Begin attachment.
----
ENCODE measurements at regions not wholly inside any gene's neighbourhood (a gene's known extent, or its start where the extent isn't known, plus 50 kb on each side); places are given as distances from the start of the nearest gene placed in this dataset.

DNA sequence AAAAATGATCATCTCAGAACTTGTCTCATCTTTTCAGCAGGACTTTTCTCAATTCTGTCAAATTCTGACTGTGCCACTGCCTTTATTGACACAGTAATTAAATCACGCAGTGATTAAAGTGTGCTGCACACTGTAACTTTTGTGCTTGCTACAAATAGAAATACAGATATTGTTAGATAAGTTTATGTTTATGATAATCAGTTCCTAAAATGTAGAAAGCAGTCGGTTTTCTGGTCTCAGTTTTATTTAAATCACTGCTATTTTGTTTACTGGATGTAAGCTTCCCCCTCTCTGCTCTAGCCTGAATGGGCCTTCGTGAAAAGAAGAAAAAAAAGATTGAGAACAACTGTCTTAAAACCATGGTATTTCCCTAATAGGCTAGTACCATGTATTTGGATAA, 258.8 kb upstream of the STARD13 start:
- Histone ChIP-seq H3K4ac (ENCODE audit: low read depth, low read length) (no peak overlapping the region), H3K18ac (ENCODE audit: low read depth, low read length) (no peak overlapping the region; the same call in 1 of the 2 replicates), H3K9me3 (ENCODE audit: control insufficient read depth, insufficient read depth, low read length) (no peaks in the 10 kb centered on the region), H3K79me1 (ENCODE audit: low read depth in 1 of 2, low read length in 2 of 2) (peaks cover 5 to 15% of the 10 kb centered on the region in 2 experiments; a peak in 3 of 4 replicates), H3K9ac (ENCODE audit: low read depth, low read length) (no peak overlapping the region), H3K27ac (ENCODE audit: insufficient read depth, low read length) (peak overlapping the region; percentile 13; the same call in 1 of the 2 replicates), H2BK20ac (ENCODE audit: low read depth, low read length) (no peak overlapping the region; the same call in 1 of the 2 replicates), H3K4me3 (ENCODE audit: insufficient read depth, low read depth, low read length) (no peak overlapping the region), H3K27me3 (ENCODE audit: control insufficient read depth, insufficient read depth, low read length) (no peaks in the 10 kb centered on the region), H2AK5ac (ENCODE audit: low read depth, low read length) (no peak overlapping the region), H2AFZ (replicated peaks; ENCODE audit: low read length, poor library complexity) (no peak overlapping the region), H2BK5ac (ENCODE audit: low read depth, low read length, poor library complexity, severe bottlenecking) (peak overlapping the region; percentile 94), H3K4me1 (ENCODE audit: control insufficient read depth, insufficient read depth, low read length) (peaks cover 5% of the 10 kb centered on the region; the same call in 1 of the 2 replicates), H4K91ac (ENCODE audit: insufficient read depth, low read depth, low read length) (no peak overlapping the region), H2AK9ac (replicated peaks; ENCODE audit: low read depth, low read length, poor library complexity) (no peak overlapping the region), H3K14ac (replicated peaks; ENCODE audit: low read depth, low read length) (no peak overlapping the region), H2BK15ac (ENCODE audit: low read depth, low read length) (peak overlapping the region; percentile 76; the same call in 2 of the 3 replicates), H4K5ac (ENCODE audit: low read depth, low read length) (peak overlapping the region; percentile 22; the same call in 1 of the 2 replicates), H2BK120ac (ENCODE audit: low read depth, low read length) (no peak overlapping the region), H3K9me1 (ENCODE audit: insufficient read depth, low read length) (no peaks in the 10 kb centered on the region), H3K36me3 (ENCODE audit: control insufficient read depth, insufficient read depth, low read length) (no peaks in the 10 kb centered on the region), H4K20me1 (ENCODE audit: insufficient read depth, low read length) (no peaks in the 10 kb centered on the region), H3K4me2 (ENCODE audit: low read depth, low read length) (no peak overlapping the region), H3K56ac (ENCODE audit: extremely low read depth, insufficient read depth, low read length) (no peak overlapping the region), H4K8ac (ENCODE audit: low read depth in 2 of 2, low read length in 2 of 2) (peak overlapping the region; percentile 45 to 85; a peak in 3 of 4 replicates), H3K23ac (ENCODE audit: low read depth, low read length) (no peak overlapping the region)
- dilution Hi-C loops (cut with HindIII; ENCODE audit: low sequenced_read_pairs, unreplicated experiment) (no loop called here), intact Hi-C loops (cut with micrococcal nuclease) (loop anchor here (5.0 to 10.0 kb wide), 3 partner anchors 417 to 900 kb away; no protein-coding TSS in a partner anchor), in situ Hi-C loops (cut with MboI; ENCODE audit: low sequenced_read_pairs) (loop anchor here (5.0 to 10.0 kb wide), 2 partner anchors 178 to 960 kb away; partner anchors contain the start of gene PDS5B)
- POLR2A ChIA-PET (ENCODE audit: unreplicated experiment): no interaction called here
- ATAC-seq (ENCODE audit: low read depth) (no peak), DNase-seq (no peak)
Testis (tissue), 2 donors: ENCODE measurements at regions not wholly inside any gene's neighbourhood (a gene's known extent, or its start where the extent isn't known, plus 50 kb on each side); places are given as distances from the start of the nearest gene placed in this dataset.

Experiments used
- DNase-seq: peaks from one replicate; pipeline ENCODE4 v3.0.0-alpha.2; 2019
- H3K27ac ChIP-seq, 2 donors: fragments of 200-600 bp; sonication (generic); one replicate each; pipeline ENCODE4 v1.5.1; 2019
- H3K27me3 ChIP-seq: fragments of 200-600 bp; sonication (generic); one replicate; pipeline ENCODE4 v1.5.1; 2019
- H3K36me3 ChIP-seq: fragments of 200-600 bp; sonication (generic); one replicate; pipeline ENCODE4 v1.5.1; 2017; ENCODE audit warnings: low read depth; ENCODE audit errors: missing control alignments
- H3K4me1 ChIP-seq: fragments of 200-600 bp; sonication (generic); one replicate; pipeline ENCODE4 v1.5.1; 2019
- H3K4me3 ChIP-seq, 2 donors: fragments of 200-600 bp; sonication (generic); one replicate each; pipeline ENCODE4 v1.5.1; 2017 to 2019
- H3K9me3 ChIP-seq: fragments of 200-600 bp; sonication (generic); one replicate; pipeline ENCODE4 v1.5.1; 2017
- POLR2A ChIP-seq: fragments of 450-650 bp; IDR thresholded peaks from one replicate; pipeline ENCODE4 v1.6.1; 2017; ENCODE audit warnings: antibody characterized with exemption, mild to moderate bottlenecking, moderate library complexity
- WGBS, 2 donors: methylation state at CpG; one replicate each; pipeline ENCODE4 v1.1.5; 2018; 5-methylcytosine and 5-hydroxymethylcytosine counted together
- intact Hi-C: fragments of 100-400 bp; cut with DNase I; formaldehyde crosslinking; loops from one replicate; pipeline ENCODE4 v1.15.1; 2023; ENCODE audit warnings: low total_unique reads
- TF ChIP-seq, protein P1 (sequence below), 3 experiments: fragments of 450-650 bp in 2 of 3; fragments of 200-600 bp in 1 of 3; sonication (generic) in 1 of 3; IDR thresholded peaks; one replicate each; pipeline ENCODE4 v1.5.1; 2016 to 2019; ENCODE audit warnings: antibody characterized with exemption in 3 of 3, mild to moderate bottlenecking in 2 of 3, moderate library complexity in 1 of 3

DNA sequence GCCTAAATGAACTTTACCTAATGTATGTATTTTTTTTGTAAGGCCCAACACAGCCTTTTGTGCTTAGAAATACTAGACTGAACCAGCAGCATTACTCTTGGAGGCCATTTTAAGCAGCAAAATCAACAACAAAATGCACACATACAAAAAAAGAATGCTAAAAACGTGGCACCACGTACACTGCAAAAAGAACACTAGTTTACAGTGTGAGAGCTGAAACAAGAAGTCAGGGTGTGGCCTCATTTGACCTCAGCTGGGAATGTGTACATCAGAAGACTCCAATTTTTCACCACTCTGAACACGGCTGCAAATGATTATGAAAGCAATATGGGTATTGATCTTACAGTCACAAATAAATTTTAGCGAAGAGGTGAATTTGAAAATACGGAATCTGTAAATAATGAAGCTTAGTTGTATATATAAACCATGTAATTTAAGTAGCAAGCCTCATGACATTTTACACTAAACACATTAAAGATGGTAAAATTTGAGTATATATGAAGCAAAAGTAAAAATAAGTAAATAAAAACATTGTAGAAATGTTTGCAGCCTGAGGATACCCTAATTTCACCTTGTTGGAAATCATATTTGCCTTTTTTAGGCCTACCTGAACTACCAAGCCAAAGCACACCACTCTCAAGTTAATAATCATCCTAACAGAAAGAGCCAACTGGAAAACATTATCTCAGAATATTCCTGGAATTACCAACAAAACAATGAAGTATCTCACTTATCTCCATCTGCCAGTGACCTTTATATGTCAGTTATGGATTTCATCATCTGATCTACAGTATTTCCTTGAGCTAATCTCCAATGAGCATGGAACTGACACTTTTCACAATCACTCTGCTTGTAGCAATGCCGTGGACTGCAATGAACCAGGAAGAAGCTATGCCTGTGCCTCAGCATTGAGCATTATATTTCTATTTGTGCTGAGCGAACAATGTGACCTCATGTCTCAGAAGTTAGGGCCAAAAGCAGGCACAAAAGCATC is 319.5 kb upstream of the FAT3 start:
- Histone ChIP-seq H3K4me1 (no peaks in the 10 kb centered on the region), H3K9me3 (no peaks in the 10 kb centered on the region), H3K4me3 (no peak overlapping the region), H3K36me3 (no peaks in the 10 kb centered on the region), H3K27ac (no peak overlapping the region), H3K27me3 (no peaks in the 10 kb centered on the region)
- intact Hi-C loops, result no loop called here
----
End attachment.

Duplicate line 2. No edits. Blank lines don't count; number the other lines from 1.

DNA sequence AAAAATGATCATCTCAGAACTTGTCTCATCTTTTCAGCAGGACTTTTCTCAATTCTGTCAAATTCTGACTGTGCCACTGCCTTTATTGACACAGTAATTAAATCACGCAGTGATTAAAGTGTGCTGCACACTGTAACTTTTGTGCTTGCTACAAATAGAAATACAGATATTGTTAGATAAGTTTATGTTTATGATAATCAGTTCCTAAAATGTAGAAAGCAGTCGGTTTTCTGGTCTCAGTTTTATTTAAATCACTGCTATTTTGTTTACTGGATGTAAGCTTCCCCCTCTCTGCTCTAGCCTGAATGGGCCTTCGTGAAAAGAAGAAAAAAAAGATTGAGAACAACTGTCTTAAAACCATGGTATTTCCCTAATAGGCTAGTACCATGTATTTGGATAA, 258.8 kb upstream of the STARD13 start: